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MARICOPA — The new high school budget and life cycle measures of the Maricopa Unified School District were discussed at the district's recent Capital Stakeholder Forum.

The meeting took place on June 20, bringing community members, school board members, City Council members, principals, parents and teachers to get together to discuss the plans while objective facilitators were present.

Those who attended the forum were able to ask any questions that they had regarding updates on the proposed new high school and other developments of the MUSD.

Superintendent Tracey Lopeman emphasized that transparency and collaboration were two priorities for the forum and being able to hear from every voice is a vital aspect in the capital planning process.

Lopeman opened the meeting with four goals that emerged from the strategic plan that officials have been working on for the past 10 months. They are: every student graduating; 100 percent access in equity; an organizational culture that prioritizes people over programs; and community pride through excellent customer service, safe and attractive facilities and sound business practices.

Mark Rafferty, facilitator of the capital planning committee, gave a thorough presentation on the potential financial scenarios for the new high school project and priority projects. Those were presented were based on the life cycle forecast that Rafferty and his team had come up with for the district. A life cycle forecast involves items such as carpeting, roofing, lighting and fire alarms. The team has measured all of the materials in the district and assessed them in terms of how many years of their cycle they have left.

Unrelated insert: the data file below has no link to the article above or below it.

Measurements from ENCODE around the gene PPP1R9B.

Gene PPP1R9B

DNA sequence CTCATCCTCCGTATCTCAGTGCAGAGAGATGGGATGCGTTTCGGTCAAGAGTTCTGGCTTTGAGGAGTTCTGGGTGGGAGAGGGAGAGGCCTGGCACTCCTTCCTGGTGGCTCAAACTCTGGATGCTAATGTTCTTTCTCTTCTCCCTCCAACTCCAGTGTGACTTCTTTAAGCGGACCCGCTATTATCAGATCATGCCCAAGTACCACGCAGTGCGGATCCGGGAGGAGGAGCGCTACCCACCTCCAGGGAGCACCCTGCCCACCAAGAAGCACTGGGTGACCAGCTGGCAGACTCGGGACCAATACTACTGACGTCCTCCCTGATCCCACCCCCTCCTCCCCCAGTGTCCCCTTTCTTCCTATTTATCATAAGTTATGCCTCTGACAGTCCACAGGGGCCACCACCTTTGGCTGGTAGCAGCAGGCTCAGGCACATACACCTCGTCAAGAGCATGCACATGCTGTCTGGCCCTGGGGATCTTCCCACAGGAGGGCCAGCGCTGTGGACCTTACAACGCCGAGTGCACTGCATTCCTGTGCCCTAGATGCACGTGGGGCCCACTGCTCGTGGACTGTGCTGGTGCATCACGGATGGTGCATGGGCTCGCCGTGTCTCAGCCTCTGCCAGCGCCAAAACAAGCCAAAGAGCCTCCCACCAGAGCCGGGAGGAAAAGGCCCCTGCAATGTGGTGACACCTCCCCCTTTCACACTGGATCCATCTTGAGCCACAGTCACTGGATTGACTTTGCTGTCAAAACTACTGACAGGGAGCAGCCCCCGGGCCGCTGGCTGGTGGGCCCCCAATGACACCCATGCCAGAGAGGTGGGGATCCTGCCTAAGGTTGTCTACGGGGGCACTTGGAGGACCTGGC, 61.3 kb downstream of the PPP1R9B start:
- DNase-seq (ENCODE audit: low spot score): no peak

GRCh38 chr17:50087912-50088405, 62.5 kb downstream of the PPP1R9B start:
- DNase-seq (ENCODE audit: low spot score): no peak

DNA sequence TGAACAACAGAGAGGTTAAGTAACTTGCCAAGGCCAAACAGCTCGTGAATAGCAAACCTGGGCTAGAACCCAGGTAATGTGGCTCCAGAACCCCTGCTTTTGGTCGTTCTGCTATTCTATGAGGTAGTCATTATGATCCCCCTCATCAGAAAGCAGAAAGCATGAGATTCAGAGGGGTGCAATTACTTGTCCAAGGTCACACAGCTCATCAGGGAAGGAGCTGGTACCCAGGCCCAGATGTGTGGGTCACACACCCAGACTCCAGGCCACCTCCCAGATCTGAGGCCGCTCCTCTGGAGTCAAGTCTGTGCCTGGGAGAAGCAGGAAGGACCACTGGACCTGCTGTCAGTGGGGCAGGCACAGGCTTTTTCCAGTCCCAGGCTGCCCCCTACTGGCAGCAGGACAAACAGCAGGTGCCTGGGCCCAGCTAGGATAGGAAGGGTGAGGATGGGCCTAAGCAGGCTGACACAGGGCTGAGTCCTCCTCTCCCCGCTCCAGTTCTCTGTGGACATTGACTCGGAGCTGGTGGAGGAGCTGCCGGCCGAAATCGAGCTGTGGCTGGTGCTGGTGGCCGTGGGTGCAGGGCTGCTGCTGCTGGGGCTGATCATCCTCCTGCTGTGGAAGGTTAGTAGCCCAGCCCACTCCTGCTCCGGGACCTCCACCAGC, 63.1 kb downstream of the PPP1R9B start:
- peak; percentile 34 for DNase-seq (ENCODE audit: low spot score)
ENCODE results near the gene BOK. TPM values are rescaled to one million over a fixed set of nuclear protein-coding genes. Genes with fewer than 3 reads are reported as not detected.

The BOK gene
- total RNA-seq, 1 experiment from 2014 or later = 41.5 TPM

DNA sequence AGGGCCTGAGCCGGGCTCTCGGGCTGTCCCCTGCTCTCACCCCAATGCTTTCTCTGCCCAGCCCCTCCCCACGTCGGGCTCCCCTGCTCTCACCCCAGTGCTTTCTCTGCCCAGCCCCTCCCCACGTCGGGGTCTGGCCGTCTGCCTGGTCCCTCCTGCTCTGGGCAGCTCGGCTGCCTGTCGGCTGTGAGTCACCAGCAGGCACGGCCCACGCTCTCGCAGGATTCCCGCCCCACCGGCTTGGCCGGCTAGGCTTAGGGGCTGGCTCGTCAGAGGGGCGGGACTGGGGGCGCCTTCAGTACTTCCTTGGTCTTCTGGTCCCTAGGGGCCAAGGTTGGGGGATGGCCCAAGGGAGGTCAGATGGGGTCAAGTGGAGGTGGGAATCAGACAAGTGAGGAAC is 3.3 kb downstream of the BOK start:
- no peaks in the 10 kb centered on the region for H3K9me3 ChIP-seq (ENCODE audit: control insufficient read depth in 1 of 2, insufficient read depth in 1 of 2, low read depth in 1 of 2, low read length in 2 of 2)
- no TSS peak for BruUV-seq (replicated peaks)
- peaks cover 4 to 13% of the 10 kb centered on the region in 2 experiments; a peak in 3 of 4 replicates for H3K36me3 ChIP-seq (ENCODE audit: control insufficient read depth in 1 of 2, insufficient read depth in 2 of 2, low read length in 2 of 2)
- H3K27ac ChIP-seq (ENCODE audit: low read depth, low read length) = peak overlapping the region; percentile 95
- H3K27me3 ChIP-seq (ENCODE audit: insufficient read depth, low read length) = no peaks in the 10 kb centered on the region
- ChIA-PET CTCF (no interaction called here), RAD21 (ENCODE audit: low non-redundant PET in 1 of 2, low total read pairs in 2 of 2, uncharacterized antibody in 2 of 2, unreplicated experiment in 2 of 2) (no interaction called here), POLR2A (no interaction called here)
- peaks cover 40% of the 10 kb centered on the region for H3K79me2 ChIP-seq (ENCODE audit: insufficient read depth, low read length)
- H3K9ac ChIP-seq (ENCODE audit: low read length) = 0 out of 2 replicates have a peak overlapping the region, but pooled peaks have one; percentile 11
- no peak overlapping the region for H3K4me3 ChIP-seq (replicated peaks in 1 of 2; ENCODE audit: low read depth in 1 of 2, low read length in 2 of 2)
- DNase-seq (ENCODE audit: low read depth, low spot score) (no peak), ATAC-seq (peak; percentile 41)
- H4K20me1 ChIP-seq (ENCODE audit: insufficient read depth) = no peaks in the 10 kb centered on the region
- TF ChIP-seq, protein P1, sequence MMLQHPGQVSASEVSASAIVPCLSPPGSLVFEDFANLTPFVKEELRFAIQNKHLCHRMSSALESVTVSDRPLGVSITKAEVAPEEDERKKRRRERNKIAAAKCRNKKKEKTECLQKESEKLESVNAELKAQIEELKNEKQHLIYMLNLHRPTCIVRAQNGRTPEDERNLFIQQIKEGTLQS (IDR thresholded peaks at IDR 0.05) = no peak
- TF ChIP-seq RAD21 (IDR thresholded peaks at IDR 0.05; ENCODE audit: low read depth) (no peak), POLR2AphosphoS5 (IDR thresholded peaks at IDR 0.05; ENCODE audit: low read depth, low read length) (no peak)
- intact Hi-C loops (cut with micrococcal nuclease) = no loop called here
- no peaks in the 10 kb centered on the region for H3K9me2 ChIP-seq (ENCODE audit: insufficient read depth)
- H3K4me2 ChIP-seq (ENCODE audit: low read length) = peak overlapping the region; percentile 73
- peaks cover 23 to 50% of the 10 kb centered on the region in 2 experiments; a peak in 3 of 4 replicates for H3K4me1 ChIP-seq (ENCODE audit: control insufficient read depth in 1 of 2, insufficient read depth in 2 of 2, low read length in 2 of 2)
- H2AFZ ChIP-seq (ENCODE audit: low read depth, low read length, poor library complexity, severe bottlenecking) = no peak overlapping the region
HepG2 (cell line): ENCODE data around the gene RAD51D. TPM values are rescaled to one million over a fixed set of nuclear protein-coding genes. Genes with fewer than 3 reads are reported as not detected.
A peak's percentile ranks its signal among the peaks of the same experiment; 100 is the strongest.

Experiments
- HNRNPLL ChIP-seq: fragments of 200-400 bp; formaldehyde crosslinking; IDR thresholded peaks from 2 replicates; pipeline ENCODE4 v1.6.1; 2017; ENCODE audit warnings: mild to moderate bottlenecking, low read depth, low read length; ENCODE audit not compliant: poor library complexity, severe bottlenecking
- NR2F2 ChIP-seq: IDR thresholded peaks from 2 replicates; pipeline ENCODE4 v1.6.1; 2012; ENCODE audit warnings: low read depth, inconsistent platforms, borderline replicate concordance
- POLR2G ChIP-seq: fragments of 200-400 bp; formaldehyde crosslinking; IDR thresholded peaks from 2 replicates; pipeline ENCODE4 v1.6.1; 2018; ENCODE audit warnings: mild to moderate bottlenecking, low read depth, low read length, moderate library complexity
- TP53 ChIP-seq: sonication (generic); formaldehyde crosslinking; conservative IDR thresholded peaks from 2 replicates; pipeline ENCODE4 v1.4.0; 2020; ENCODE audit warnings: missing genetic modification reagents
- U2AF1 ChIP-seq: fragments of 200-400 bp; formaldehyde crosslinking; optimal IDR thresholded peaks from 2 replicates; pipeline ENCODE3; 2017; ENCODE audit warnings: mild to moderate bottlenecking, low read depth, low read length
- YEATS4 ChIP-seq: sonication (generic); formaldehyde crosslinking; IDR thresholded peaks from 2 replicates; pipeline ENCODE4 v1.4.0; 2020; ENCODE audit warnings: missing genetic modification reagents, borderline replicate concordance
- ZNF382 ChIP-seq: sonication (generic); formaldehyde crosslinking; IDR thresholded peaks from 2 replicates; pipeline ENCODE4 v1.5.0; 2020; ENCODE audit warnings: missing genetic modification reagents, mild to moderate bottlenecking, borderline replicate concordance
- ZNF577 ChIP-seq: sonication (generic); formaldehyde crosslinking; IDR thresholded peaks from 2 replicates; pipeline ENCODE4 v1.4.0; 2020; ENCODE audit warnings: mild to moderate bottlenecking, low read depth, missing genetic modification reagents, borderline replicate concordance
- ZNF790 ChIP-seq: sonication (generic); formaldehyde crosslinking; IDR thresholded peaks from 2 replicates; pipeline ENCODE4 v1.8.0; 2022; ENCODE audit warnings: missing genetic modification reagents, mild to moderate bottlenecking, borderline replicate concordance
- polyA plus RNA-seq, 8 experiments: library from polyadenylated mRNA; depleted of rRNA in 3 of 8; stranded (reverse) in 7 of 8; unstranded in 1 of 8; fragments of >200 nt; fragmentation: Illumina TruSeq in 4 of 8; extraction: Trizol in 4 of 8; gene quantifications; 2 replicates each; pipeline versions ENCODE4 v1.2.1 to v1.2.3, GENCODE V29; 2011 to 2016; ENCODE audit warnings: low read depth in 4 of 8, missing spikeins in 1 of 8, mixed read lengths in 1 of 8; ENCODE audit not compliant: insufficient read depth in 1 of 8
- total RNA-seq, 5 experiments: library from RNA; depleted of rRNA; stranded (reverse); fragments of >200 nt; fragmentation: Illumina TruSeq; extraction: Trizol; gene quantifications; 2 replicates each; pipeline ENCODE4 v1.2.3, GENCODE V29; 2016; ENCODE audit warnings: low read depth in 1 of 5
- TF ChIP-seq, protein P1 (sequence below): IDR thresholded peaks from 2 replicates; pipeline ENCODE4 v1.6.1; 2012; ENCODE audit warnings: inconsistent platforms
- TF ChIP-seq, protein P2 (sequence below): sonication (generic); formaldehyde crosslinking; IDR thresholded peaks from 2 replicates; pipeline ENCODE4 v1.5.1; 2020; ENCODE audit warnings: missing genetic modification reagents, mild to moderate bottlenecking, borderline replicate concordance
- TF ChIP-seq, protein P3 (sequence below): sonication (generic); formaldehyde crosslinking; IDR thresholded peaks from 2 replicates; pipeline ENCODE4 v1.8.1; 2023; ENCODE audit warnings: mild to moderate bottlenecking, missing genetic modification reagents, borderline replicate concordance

“We should’ve started a year ago,” Rafferty said.

The life cycle analysis showed that for the first year, $8.7 million worth of replacement is needed for the district. He said that the district has only worked on preventative maintenance and nothing else has happened.

For the next four- to five-year forecast, the number dropped to $2 million per year.

He then presented budget scenarios of the future planning of the district. This involved the budget for the new high school and the priorities for life cycle measures.

He addressed the capacity issue at Maricopa High School, where a demographer did a study and concluded the projected enrollment growth to be 500 students per year over the course of the next 10 years. Currently the high school holds about 2,400 students, when the capacity is 1,800.

The district has placed 16 portable classrooms at MHS for the beginning of the 2019-20 school year.

The total budget for the new high school project and the priorities came to $72 million. The two other scenarios he presented were lowered to $63.5 million and $56 million, due to the removal of energy-saving projects and solar with battery storage.

There will be additional stakeholder forums and meetings to discuss the future planning.

“Our family is growing,” Lopeman sad. “We want to look at the long-term future of the city of Maricopa and how we can educate our kids here to do our part to make this a vibrant city.”

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